Day 52 + 53 – Callbacks, Closures and Node as a Server

On Day 52 (Tuesday of MEAN week 1), I took a day off to take my wife to the DMV for her driver’s license (She never learned in China so she just started when we came to the states). In an attempt to avoid her having to parallel park on the test, we drove way up into the northern suburbs. Apparently, everyone else had the same idea that day because it was totally packed… We got there right at opening time, and we were still there for over five hours… I was able to do some reading on the platform at DMV, luckily, but it was not the most distraction-free setting and progress was slow until I got home in the afternoon.

Oh, and she didn’t pass the test… It turned out driving way out into the suburbs wasn’t a great idea after all because there were barely any cars and lots of weird shaped roads, and she ended up driving on the wrong side of the road at some point because the area was so unfamiliar. Oh well, there’s always next time. It was just a bit of a bummer after having to wait for five hours in the crowded DMV.

Anyways, the topics on the platform for day 52-53 were about more advanced JavaScript concepts. It’s been a while now and they don’t really seem as “advanced” anymore, but they’re definitely super important. The two biggest things we needed to learn before getting deeper into mean were Callbacks and Closures.

Callbacks

A callback in the simplest terms is just a function passed into another function. Callbacks are a pretty big thing in JavaScript and the MEAN stack, and now that I’m aware of them it feels like I couldn’t even survive without them! The most common example of callback usage is in any AJAX function. Let’s take a look at a quick example using jQuery:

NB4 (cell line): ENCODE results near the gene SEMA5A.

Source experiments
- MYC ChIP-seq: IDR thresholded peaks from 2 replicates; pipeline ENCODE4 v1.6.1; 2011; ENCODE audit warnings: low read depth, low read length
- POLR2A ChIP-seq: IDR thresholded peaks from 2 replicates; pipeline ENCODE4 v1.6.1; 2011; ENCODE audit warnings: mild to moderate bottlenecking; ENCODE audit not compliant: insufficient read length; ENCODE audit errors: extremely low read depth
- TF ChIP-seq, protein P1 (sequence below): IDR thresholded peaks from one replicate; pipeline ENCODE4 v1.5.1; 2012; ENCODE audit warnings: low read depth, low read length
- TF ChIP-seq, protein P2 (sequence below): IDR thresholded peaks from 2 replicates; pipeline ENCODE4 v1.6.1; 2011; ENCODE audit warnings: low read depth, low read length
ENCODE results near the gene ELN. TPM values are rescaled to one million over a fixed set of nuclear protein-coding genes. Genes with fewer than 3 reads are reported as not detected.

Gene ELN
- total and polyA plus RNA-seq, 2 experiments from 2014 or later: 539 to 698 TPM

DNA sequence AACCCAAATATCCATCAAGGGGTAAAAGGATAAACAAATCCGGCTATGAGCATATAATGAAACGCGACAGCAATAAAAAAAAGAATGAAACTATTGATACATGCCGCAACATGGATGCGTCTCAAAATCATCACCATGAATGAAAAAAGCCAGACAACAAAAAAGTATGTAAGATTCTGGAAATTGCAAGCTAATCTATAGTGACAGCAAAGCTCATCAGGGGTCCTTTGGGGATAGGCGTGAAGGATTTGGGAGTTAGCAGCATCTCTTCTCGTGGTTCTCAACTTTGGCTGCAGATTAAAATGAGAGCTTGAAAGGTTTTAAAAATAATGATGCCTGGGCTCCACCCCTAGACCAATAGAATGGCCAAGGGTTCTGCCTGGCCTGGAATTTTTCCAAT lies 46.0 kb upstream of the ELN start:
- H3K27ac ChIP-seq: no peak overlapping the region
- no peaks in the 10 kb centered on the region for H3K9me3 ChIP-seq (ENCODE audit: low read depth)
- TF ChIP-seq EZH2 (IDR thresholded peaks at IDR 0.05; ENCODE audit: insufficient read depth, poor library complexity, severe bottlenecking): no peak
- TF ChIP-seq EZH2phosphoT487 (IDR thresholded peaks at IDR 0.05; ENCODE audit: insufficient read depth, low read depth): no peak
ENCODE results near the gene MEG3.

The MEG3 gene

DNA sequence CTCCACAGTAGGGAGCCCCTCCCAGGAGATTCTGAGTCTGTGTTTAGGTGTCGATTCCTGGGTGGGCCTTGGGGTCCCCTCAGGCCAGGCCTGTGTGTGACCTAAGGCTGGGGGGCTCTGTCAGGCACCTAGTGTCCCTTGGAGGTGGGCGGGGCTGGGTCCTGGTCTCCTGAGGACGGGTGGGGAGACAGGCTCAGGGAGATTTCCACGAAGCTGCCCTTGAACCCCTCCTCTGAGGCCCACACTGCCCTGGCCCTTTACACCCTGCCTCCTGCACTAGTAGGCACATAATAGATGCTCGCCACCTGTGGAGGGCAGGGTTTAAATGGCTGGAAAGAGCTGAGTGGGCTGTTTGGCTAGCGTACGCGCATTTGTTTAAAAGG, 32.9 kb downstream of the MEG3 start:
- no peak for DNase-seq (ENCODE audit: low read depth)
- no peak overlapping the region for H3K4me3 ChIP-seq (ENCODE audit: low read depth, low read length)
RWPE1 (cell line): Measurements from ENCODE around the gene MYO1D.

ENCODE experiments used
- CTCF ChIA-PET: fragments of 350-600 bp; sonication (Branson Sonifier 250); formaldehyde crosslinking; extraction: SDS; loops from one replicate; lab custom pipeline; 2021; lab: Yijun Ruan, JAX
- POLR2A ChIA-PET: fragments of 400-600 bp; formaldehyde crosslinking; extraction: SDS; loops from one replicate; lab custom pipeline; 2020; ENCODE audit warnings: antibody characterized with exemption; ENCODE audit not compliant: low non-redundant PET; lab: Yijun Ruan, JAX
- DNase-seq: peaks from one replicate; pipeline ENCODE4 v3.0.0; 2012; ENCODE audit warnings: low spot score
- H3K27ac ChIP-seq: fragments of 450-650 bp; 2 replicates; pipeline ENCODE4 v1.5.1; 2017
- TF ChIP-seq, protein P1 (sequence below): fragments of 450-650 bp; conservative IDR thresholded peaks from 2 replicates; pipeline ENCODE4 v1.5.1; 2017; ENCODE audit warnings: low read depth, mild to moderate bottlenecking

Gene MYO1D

1  $('#some-awesome-button').on('click', function(){
2    $.get({
3      url:'/awesome_url_to_get_some_partial',
4      success:function(response){
5        $('#some-awesome-div').html(response)
6      }
7    })
8  })

This is a typical example of a simple AJAX operation. We are binding a click handler to a button with the id, some-awesome-button, that will execute a GET request to the url, /awesome_url_to_get_some_partial, and replace the inner HTML of the div, some-awesome-div, with the response (which we’re assuming is some HTML partial). So where’s the callback? Well, if you take a look at line 4, where we are assigning the value of the ‘success’ key in the request object, you’ll see that the value we’re assigning is a function. That function is a callback! Whenever we define any AJAX function, we always need a success function to handle the asynchronous response. It’s like we’re saying, “hey, go make a request to this url, and then when you get the response, call back this other function here and pass in the response.” And that’s why they’re called callbacks (maybe. I dunno, I didn’t come up with the name, lol). So, to help this sink in, let’s separate out the callback we just pointed out:

1  var successCallback = function(response){
2    $('#some-awesome-div').html(response)
3  }
4  
5  $('#some-awesome-button').on('click', function(){
6    $.get({
7      url:'/awesome_url_to_get_some_partial',
8      success:successCallback
9    })
10 })

Here on line 1 we’ve got a function assigned to a variable, successCallback. Then, on line 8, we’re passing it into our AJAX call as the success function. Nothing too complicated, right? Callbacks are a piece of cake! Now that we’ve separated out our success callback, can you see any more callbacks in this example? *ahem* line 5 *ahem*

Closures

So callbacks are easy, right? After learning more about them on the platform at the beginning of the MEAN stack, I was kinda like, “Oh, that’s it? I’ve been using callbacks all along!” Especially in jQuery, callbacks are everywhere! (It is JavaScript after all) But closures are a different story. Even now I’m still a bit shaky when it comes to knowing when and why to use closures, but I think I understand what they are decently enough.